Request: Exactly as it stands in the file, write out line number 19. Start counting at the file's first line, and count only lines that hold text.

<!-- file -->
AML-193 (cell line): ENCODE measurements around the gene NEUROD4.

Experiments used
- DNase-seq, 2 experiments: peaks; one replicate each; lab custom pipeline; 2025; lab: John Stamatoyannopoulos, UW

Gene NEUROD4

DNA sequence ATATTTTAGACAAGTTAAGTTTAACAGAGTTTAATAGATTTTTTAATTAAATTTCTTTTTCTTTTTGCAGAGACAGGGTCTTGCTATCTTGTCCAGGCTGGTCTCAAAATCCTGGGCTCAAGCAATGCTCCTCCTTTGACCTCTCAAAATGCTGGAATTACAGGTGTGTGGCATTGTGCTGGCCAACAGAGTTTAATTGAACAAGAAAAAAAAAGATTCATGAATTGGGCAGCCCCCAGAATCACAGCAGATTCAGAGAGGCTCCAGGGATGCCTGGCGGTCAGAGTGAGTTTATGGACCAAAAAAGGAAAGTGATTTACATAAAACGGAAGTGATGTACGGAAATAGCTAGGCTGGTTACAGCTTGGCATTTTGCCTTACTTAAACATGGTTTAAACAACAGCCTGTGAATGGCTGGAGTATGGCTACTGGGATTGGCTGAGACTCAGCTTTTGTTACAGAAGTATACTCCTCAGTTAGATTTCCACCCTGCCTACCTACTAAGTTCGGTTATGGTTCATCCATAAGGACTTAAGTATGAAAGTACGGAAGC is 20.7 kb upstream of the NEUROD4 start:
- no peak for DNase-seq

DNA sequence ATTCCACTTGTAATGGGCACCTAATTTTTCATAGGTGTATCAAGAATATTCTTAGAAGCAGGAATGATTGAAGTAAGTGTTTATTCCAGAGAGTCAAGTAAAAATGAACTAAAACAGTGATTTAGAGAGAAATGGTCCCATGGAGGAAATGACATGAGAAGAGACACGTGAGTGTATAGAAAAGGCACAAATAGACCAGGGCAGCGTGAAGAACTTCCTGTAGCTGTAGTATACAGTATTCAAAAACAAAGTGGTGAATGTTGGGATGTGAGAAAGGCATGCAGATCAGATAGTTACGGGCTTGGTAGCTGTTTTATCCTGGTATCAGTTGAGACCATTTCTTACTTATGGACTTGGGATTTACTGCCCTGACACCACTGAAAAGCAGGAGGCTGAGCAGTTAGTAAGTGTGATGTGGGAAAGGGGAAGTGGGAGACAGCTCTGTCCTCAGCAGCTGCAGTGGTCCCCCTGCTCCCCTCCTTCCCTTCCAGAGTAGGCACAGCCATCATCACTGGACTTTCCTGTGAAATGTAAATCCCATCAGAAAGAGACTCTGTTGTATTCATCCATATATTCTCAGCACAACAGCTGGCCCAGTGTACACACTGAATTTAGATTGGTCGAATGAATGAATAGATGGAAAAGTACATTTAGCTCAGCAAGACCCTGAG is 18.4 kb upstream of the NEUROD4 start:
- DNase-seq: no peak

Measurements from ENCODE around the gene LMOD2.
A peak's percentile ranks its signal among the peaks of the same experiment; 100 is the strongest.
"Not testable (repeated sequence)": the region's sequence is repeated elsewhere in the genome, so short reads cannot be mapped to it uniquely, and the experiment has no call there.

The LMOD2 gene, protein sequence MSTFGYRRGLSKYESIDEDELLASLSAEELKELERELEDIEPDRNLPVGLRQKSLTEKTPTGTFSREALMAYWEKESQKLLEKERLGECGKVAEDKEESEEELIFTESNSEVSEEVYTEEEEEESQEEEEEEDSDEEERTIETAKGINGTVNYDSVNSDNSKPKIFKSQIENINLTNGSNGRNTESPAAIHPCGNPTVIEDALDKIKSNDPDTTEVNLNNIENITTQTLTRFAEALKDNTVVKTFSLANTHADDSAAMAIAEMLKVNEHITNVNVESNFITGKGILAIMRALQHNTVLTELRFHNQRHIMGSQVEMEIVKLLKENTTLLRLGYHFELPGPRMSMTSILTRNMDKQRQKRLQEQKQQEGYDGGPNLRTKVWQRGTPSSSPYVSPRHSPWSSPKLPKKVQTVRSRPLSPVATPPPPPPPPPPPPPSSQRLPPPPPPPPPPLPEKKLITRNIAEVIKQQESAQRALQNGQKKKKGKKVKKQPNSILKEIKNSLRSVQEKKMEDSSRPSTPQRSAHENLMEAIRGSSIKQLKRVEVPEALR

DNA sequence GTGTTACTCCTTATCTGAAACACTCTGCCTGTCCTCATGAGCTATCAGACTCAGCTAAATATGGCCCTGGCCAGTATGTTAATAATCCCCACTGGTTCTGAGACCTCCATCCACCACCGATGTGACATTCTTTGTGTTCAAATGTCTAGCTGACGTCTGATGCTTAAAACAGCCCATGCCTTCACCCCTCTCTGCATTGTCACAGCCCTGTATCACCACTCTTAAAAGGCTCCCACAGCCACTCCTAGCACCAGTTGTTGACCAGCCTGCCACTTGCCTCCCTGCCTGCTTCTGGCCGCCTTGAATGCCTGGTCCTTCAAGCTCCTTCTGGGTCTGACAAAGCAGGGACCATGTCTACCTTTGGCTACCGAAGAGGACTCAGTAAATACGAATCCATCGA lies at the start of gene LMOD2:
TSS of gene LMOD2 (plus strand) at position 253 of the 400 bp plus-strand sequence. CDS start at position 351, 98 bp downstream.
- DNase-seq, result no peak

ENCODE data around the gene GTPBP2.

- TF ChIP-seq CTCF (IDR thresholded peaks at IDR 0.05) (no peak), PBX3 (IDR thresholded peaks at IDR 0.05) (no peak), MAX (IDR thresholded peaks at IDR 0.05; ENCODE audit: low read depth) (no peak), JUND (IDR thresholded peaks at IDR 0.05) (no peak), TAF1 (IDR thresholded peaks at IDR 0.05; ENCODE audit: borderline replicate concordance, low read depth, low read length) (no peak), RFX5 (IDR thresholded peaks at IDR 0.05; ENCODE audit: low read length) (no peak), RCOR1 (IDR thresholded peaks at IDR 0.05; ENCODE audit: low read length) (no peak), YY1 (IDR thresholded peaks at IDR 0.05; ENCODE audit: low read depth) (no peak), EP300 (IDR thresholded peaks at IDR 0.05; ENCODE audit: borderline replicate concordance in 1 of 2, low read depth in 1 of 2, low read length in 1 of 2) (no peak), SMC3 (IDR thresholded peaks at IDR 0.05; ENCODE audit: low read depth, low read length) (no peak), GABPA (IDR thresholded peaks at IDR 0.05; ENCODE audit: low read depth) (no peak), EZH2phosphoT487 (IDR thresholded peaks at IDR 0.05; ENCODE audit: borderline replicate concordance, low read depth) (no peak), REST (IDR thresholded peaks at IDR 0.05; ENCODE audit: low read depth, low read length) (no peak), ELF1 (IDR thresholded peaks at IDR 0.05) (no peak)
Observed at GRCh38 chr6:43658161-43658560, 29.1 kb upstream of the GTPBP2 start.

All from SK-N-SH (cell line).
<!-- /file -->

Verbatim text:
All from SK-N-SH (cell line).